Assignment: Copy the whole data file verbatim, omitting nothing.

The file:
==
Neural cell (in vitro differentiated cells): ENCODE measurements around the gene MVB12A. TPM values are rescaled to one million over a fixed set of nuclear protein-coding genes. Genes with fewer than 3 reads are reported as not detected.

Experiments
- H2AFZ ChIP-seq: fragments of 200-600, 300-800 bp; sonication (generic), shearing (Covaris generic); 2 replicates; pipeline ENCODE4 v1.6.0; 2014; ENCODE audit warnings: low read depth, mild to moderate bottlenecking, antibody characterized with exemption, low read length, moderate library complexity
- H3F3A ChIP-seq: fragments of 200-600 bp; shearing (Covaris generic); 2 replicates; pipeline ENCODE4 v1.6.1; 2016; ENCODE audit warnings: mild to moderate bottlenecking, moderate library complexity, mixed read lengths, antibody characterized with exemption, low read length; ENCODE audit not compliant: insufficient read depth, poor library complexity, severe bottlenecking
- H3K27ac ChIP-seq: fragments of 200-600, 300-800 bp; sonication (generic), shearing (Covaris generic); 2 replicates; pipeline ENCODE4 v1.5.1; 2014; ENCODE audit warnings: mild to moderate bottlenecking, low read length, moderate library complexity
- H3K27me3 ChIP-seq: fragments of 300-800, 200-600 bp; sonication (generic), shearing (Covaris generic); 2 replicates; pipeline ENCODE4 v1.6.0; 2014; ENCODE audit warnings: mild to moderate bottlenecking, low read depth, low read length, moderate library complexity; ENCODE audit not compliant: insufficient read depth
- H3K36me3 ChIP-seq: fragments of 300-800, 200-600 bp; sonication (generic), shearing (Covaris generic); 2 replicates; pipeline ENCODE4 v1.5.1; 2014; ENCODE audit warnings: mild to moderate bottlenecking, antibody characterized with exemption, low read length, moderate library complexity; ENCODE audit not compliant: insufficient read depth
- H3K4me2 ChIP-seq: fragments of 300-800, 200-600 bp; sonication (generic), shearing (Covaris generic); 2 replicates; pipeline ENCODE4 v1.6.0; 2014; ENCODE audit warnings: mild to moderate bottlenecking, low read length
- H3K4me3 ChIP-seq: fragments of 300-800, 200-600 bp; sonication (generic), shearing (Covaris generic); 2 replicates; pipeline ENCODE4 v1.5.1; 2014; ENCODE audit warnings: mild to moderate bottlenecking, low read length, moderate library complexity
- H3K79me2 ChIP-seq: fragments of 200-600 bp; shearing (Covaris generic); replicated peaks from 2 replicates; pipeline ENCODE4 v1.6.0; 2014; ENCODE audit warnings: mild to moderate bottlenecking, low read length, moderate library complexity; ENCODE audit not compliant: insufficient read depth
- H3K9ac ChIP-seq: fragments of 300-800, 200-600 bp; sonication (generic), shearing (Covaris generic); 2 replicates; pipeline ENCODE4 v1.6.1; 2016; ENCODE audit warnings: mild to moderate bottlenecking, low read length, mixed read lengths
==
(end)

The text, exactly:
Neural cell (in vitro differentiated cells): ENCODE measurements around the gene MVB12A. TPM values are rescaled to one million over a fixed set of nuclear protein-coding genes. Genes with fewer than 3 reads are reported as not detected.

Experiments
- H2AFZ ChIP-seq: fragments of 200-600, 300-800 bp; sonication (generic), shearing (Covaris generic); 2 replicates; pipeline ENCODE4 v1.6.0; 2014; ENCODE audit warnings: low read depth, mild to moderate bottlenecking, antibody characterized with exemption, low read length, moderate library complexity
- H3F3A ChIP-seq: fragments of 200-600 bp; shearing (Covaris generic); 2 replicates; pipeline ENCODE4 v1.6.1; 2016; ENCODE audit warnings: mild to moderate bottlenecking, moderate library complexity, mixed read lengths, antibody characterized with exemption, low read length; ENCODE audit not compliant: insufficient read depth, poor library complexity, severe bottlenecking
- H3K27ac ChIP-seq: fragments of 200-600, 300-800 bp; sonication (generic), shearing (Covaris generic); 2 replicates; pipeline ENCODE4 v1.5.1; 2014; ENCODE audit warnings: mild to moderate bottlenecking, low read length, moderate library complexity
- H3K27me3 ChIP-seq: fragments of 300-800, 200-600 bp; sonication (generic), shearing (Covaris generic); 2 replicates; pipeline ENCODE4 v1.6.0; 2014; ENCODE audit warnings: mild to moderate bottlenecking, low read depth, low read length, moderate library complexity; ENCODE audit not compliant: insufficient read depth
- H3K36me3 ChIP-seq: fragments of 300-800, 200-600 bp; sonication (generic), shearing (Covaris generic); 2 replicates; pipeline ENCODE4 v1.5.1; 2014; ENCODE audit warnings: mild to moderate bottlenecking, antibody characterized with exemption, low read length, moderate library complexity; ENCODE audit not compliant: insufficient read depth
- H3K4me2 ChIP-seq: fragments of 300-800, 200-600 bp; sonication (generic), shearing (Covaris generic); 2 replicates; pipeline ENCODE4 v1.6.0; 2014; ENCODE audit warnings: mild to moderate bottlenecking, low read length
- H3K4me3 ChIP-seq: fragments of 300-800, 200-600 bp; sonication (generic), shearing (Covaris generic); 2 replicates; pipeline ENCODE4 v1.5.1; 2014; ENCODE audit warnings: mild to moderate bottlenecking, low read length, moderate library complexity
- H3K79me2 ChIP-seq: fragments of 200-600 bp; shearing (Covaris generic); replicated peaks from 2 replicates; pipeline ENCODE4 v1.6.0; 2014; ENCODE audit warnings: mild to moderate bottlenecking, low read length, moderate library complexity; ENCODE audit not compliant: insufficient read depth
- H3K9ac ChIP-seq: fragments of 300-800, 200-600 bp; sonication (generic), shearing (Covaris generic); 2 replicates; pipeline ENCODE4 v1.6.1; 2016; ENCODE audit warnings: mild to moderate bottlenecking, low read length, mixed read lengths